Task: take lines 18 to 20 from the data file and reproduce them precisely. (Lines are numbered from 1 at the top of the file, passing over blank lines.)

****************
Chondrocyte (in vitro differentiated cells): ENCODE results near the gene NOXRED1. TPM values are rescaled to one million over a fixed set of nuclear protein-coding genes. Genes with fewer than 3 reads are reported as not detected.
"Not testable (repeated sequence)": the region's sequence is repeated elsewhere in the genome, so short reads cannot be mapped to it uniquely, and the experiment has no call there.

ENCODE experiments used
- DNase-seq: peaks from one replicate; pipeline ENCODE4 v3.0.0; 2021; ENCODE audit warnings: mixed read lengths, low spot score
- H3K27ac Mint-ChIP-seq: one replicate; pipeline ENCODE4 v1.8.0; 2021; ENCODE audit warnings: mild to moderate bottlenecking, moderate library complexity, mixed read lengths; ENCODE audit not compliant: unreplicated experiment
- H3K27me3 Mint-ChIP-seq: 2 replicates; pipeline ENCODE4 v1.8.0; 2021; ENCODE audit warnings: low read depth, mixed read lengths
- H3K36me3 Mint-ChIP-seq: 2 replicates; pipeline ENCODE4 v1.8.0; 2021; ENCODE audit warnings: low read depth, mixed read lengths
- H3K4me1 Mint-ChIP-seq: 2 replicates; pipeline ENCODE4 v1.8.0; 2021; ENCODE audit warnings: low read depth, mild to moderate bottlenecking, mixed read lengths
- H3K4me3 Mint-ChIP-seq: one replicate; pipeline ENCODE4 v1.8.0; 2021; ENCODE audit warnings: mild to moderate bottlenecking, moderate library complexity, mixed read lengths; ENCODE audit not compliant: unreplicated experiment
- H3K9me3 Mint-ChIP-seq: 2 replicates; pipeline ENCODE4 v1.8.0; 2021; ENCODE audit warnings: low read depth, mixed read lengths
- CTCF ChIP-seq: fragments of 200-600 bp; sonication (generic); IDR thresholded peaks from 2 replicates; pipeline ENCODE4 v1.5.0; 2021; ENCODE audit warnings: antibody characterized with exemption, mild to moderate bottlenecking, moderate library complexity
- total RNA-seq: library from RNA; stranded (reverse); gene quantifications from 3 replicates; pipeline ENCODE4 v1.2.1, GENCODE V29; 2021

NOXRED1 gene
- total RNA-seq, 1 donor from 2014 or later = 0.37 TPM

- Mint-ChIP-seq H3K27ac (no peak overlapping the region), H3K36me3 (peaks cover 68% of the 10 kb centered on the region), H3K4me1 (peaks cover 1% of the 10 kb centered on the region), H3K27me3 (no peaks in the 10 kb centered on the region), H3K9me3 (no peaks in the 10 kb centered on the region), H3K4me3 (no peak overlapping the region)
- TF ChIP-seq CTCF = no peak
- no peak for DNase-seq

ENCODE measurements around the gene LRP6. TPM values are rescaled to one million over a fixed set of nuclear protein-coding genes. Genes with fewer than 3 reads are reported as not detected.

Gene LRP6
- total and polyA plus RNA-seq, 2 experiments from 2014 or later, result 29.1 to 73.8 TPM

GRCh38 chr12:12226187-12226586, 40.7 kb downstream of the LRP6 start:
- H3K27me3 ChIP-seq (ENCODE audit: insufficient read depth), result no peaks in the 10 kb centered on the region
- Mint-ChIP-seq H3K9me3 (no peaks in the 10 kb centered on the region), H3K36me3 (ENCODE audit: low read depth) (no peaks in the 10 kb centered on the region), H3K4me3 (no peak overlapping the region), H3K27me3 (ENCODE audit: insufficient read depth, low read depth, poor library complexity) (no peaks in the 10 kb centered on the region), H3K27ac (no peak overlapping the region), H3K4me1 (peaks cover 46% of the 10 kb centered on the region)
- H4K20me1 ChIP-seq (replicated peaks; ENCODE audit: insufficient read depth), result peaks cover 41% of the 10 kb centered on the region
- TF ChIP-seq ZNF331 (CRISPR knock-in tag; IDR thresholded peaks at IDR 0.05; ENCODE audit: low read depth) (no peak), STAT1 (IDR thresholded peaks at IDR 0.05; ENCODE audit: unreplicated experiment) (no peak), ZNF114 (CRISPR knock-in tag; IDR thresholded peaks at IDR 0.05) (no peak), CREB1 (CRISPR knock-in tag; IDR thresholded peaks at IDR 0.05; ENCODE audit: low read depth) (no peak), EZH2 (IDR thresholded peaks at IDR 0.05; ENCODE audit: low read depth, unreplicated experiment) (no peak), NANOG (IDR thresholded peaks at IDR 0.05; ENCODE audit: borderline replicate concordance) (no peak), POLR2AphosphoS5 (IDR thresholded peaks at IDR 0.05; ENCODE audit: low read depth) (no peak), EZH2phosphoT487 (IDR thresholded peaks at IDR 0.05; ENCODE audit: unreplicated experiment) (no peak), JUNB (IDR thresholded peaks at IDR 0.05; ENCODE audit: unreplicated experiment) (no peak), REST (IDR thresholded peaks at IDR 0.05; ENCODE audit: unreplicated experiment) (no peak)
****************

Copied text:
ENCODE measurements around the gene LRP6. TPM values are rescaled to one million over a fixed set of nuclear protein-coding genes. Genes with fewer than 3 reads are reported as not detected.

Gene LRP6
- total and polyA plus RNA-seq, 2 experiments from 2014 or later, result 29.1 to 73.8 TPM